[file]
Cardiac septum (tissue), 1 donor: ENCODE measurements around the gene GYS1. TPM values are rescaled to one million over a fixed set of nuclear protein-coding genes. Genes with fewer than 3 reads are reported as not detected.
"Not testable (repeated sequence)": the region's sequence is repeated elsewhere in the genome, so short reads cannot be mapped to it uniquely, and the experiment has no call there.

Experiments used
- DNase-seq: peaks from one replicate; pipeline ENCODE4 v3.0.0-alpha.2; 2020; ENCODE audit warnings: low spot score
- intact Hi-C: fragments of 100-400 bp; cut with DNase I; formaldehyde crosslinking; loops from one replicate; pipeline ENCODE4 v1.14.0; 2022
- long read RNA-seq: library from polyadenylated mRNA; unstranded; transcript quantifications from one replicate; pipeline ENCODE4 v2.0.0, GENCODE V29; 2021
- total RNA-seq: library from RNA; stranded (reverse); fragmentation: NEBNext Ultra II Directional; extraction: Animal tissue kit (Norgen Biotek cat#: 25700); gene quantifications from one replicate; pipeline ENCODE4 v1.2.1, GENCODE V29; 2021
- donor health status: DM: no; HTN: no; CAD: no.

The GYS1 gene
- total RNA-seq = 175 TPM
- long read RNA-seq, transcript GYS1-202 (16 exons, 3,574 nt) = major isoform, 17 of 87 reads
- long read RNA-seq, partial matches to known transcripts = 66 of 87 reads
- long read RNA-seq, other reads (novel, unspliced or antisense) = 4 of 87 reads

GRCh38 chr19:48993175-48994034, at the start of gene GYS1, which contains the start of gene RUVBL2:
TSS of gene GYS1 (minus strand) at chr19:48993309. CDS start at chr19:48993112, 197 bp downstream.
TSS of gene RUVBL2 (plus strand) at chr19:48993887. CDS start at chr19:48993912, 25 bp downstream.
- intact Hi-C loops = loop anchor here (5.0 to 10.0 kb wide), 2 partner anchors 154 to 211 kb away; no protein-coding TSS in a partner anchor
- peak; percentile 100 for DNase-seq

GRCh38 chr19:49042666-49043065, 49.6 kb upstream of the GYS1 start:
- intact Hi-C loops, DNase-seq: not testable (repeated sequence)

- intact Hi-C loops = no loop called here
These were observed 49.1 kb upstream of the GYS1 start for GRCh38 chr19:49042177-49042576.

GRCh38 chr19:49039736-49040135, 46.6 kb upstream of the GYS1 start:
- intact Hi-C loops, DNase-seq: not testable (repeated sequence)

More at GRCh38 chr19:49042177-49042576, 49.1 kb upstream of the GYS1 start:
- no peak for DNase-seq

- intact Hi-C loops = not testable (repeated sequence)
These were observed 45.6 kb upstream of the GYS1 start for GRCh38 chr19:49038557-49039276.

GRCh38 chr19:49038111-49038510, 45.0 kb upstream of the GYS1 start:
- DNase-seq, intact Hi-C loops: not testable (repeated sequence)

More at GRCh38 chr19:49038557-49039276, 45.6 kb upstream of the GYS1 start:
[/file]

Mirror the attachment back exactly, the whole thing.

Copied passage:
Cardiac septum (tissue), 1 donor: ENCODE measurements around the gene GYS1. TPM values are rescaled to one million over a fixed set of nuclear protein-coding genes. Genes with fewer than 3 reads are reported as not detected.
"Not testable (repeated sequence)": the region's sequence is repeated elsewhere in the genome, so short reads cannot be mapped to it uniquely, and the experiment has no call there.

Experiments used
- DNase-seq: peaks from one replicate; pipeline ENCODE4 v3.0.0-alpha.2; 2020; ENCODE audit warnings: low spot score
- intact Hi-C: fragments of 100-400 bp; cut with DNase I; formaldehyde crosslinking; loops from one replicate; pipeline ENCODE4 v1.14.0; 2022
- long read RNA-seq: library from polyadenylated mRNA; unstranded; transcript quantifications from one replicate; pipeline ENCODE4 v2.0.0, GENCODE V29; 2021
- total RNA-seq: library from RNA; stranded (reverse); fragmentation: NEBNext Ultra II Directional; extraction: Animal tissue kit (Norgen Biotek cat#: 25700); gene quantifications from one replicate; pipeline ENCODE4 v1.2.1, GENCODE V29; 2021
- donor health status: DM: no; HTN: no; CAD: no.

The GYS1 gene
- total RNA-seq = 175 TPM
- long read RNA-seq, transcript GYS1-202 (16 exons, 3,574 nt) = major isoform, 17 of 87 reads
- long read RNA-seq, partial matches to known transcripts = 66 of 87 reads
- long read RNA-seq, other reads (novel, unspliced or antisense) = 4 of 87 reads

GRCh38 chr19:48993175-48994034, at the start of gene GYS1, which contains the start of gene RUVBL2:
TSS of gene GYS1 (minus strand) at chr19:48993309. CDS start at chr19:48993112, 197 bp downstream.
TSS of gene RUVBL2 (plus strand) at chr19:48993887. CDS start at chr19:48993912, 25 bp downstream.
- intact Hi-C loops = loop anchor here (5.0 to 10.0 kb wide), 2 partner anchors 154 to 211 kb away; no protein-coding TSS in a partner anchor
- peak; percentile 100 for DNase-seq

GRCh38 chr19:49042666-49043065, 49.6 kb upstream of the GYS1 start:
- intact Hi-C loops, DNase-seq: not testable (repeated sequence)

- intact Hi-C loops = no loop called here
These were observed 49.1 kb upstream of the GYS1 start for GRCh38 chr19:49042177-49042576.

GRCh38 chr19:49039736-49040135, 46.6 kb upstream of the GYS1 start:
- intact Hi-C loops, DNase-seq: not testable (repeated sequence)

More at GRCh38 chr19:49042177-49042576, 49.1 kb upstream of the GYS1 start:
- no peak for DNase-seq

- intact Hi-C loops = not testable (repeated sequence)
These were observed 45.6 kb upstream of the GYS1 start for GRCh38 chr19:49038557-49039276.

GRCh38 chr19:49038111-49038510, 45.0 kb upstream of the GYS1 start:
- DNase-seq, intact Hi-C loops: not testable (repeated sequence)

More at GRCh38 chr19:49038557-49039276, 45.6 kb upstream of the GYS1 start: